Demand for Smalltalk training is soaring, according to Bloomsbury Software, UK distributor and value added reseller for IBM VisualAge Smalltalk.
"We saw an explosion towards the end of 1996," said managing director, Peter Day. "We did more training in November and December than we did in the other 10 months of the year put together."
He added: "Corporates are crying out for Smalltalk developers. On the Net, people are offering to organise US visas and green cards for top rate guys." Day added that Smalltalk consultants can generally start out at #50 an hour. "It is relatively easy to earn #1,500 per week."
Day attributes the renewed interest in the Smalltalk language to the growing number of companies who have started pilot projects or who are anticipating changes to their development environment. For instance, Day explained: "Some changes are coming about because third party tools suppliers are moving to Smalltalk so developers using these tools need to learn the language.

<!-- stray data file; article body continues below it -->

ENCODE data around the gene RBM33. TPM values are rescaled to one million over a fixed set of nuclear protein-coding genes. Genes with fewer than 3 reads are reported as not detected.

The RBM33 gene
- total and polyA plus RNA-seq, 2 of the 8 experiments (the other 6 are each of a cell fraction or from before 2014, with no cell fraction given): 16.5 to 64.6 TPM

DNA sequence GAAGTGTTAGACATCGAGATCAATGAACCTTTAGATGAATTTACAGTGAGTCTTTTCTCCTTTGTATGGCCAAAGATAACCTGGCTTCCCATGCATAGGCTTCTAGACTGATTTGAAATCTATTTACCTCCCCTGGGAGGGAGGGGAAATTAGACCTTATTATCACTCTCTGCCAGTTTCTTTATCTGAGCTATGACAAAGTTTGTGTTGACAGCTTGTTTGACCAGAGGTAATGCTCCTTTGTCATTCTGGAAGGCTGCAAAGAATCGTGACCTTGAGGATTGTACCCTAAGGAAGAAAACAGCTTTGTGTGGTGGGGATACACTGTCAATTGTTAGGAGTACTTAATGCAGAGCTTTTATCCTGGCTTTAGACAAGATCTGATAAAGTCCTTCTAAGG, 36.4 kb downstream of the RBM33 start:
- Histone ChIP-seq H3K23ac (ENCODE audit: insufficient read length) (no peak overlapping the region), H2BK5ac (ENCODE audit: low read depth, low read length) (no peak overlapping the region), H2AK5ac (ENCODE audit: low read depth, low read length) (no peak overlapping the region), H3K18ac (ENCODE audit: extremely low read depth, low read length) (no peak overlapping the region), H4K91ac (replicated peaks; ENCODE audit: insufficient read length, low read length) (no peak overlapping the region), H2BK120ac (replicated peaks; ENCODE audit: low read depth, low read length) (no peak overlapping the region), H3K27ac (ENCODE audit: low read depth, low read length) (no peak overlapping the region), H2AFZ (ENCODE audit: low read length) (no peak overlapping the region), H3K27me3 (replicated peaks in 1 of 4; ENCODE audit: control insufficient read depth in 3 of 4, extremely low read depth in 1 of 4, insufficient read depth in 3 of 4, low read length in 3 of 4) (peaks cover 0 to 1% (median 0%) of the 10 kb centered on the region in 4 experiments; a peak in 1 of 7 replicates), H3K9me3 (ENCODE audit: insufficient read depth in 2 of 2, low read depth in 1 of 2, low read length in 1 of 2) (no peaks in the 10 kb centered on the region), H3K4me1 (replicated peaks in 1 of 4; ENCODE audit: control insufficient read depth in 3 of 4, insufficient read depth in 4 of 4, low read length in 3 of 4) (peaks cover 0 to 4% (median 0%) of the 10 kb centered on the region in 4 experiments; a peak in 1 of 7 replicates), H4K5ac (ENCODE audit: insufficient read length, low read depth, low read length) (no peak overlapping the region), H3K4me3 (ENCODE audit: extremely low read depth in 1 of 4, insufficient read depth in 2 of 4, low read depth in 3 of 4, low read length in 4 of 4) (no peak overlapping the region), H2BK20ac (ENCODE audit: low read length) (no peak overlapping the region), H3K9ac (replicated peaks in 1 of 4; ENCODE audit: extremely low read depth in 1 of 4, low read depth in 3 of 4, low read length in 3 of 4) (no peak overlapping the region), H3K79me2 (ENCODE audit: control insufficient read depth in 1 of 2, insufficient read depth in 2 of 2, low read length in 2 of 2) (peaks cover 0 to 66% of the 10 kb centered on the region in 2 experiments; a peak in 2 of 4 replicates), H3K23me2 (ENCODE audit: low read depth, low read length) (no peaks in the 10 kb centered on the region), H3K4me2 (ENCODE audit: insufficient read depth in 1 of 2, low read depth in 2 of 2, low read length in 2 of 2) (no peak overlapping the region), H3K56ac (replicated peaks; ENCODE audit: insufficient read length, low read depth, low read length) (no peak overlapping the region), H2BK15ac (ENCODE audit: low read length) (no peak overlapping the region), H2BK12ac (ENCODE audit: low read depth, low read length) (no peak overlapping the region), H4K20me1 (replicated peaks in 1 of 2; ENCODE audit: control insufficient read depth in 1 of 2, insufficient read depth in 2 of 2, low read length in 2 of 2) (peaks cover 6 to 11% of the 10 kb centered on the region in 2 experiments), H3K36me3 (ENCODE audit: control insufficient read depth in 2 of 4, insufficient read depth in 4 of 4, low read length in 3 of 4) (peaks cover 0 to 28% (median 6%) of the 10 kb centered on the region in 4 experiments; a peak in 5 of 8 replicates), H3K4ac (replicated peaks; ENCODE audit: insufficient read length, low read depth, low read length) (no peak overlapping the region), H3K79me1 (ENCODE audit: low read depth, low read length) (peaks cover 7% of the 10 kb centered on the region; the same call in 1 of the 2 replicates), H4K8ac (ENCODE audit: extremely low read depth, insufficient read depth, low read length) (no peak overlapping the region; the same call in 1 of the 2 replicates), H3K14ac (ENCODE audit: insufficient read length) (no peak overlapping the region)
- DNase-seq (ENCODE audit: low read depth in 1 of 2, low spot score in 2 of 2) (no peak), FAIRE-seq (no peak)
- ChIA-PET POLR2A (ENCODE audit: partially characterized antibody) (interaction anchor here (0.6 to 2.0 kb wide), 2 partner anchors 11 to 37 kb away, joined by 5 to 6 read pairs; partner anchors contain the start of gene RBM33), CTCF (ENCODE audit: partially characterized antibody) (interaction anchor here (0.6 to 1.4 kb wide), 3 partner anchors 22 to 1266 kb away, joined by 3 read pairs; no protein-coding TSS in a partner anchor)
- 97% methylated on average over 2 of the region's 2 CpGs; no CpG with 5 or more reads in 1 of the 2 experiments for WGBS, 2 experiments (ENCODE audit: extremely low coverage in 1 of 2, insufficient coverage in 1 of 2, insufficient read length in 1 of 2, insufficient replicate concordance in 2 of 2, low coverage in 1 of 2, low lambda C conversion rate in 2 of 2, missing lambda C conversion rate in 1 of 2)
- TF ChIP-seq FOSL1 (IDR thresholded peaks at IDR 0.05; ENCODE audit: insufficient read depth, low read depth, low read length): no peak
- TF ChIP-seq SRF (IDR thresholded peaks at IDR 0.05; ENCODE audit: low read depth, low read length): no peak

"People are becoming aware of Smalltalk's productivity," Day added. Norwich Union and Abbey National General insurance are adopting VisualAge for Smalltalk and Legal & General and British Steel are embarking on pilot projects.
He pointed out that Chubb & Sons are gearing up to implement their US-developed Smalltalk applications in Europe. Chubb experienced a sixfold increase in productivity since using Smalltalk.
Another factor contributing to the renewed interest in Smalltalk has been the success of Java, Day said.
"People are starting to use Java for corporate applications. They are beginning to see the similarity between Smalltalk and Java. Both are based on virtual machines and both are object oriented."
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